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When is there too much snow?

mikec142

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Couple of thoughts. Too much snow? Maybe...

1. If you can't get to the mountain.
2. If the mountain loses power.
3. If the lifts are buried.
4. If the visibility is zero.
5. And the real killer, the mountain is closed.

I was at Squaw Valley over President's Day weekend when they received about 7 feet of snow. On our last day, there was literally only one lift running.

I'm primarily skiing on the east coast and ski on Rossignol Experience 88's. Last year in Jackson I demoed the Soul 7's and loved them. This year in Tahoe I started out on the Line Sir Francis Bacon's (104 under foot) and didn't love them. Then switched to the Line Sick Day's which were 114 under foot and hated them. Ended up with the new Nordica Enforcer 100's and absolutely loved them. I wonder how they'd ski back home at Sugarbush on an average day.
 

Jully

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The Enforcer 93s are awesome and are better suited to the east coast. Skis very similar in my experience. Loved the demo I did of them this year.
 

KustyTheKlown

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every time i see someone on the nordica enforcer 100s i think how much i like the look and shape of the ski. from what i've read it seems to be up my alley too in terms of being a bit on the stiff and stable side. cool ski.

i don't think 100 is too fat for daily eastern use. i ski 105s every day. 118s out west.
 

tunagod

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Took everyone's advice. Researched and Demoed some skis at Wawa over the last couple of days. Salomon Qst 99, line 100's. Coming from a 73 mm what a difference. Night and day. I was hoping to try the enforcer but wasn't available for demo. I really liked the qst 99. Also got a great deal on them. 30 percent off . The whole package was under $500 with bindings, which I thought was a good deal. Thanks for everyone's advice.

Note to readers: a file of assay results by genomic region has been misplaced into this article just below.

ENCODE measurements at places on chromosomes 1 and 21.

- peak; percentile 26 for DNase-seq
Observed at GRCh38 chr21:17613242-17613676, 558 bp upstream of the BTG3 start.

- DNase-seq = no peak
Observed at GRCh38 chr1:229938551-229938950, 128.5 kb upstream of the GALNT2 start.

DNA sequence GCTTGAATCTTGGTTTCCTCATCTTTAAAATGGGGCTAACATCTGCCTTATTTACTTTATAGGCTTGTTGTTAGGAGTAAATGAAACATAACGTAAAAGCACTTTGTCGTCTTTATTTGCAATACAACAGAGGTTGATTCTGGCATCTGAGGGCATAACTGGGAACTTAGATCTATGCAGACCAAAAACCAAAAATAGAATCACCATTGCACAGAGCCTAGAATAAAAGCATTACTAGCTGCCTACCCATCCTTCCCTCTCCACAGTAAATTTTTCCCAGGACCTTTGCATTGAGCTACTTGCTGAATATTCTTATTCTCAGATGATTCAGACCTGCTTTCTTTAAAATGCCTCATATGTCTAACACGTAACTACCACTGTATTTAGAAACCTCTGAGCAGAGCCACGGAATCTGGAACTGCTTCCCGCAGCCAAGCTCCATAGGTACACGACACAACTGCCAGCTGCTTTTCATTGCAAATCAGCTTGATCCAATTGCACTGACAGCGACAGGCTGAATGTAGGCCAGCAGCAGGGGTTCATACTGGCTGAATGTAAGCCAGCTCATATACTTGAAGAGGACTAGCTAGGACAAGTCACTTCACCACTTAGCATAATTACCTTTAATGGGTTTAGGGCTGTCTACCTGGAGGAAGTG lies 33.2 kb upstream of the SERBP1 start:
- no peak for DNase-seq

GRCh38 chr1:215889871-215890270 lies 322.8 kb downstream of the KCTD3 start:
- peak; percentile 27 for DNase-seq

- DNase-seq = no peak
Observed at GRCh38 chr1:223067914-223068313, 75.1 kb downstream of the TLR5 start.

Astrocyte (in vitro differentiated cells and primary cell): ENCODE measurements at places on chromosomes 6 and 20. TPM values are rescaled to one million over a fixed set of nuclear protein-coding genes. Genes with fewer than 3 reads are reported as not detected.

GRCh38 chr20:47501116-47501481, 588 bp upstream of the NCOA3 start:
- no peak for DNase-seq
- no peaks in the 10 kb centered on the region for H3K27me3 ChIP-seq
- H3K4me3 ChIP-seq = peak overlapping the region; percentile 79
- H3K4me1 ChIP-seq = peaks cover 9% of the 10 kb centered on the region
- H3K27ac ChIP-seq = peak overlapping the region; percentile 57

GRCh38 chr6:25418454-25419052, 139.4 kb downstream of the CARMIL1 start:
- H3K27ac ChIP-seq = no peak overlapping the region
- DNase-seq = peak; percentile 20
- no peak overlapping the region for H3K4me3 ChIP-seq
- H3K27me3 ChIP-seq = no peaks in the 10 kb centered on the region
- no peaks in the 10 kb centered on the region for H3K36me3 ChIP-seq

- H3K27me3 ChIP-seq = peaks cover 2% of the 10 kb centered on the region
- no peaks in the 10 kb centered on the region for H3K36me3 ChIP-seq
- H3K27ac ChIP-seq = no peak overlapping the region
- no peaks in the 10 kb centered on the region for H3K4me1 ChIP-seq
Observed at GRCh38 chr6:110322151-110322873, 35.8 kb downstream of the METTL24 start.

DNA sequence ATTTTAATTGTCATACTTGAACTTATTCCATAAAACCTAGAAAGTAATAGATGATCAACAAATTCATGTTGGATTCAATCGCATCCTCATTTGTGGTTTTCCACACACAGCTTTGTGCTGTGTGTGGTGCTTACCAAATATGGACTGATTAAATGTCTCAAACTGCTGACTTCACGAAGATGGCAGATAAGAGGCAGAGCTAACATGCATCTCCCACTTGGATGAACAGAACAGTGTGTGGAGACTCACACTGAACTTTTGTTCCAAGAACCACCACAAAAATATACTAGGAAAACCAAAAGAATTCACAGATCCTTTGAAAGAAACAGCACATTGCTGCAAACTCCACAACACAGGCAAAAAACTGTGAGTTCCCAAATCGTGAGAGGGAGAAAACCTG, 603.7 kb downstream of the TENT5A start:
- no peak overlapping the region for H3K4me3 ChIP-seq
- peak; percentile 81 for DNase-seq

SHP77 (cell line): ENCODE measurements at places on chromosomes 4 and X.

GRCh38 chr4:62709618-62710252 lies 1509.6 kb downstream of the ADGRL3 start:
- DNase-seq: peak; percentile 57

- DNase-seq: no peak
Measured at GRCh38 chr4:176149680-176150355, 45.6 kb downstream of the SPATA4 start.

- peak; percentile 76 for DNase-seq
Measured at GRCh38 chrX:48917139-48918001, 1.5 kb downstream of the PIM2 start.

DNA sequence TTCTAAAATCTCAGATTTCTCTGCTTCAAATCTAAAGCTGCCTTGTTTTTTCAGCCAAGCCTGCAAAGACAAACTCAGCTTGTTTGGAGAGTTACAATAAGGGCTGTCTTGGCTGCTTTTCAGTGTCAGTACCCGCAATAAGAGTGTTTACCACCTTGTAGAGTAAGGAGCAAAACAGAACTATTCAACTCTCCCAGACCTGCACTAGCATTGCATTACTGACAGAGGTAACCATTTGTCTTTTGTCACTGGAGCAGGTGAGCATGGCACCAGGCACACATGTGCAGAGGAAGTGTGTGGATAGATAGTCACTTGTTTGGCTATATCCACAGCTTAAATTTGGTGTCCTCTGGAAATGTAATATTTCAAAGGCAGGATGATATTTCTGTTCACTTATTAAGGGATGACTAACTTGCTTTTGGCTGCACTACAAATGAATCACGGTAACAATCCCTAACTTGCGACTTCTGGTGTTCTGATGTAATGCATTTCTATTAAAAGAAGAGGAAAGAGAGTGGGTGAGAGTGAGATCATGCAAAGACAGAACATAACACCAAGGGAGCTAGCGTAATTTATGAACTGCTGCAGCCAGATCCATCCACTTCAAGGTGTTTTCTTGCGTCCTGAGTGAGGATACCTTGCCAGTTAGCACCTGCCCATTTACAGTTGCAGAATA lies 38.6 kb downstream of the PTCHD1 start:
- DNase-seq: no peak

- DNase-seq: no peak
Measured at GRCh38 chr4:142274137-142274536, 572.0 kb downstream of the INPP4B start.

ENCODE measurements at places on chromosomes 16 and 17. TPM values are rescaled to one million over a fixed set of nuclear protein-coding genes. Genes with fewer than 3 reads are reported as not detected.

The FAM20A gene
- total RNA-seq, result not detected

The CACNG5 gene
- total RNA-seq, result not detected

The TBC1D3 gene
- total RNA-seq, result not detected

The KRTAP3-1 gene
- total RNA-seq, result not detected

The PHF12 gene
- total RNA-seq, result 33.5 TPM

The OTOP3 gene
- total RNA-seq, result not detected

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KustyTheKlown

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once you go fat you never go back

try some indie brands next time. moment, armada, dps, etc doing way more interesting things than rossi, atomic, salomon etc, in my opinion
 

cdskier

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once you go fat you never go back

try some indie brands next time. moment, armada, dps, etc doing way more interesting things than rossi, atomic, salomon etc, in my opinion

The main problem with indie brands is that it isn't as easy to find them to demo in some areas...I'd love to try some of those at some point though.
 

deadheadskier

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once you go fat you never go back

I disagree with this and I was an early adopter of Fat skis getting my first pair in 2000. A set of 110 Rossi Axioms. Skied them every day that season, but I was ski bumming in Stowe during the biggest winter maybe ever for Northern VT. Stowe had something like 440" that year, Jay well over 500.

My daily now is a Steadfast 90. I have a Vagabond 107 that I've taken out maybe five times and I've had great timing with a lot of fresh days this year. Unless I'm in 8+ or it's heavy windblown that deflects tips easily, I'll take the narrower ski every time. So much quicker edge to edge, much better at getting a high edge angle when carving and a lighter swing weight to maneuver faster in tight trees and chutes.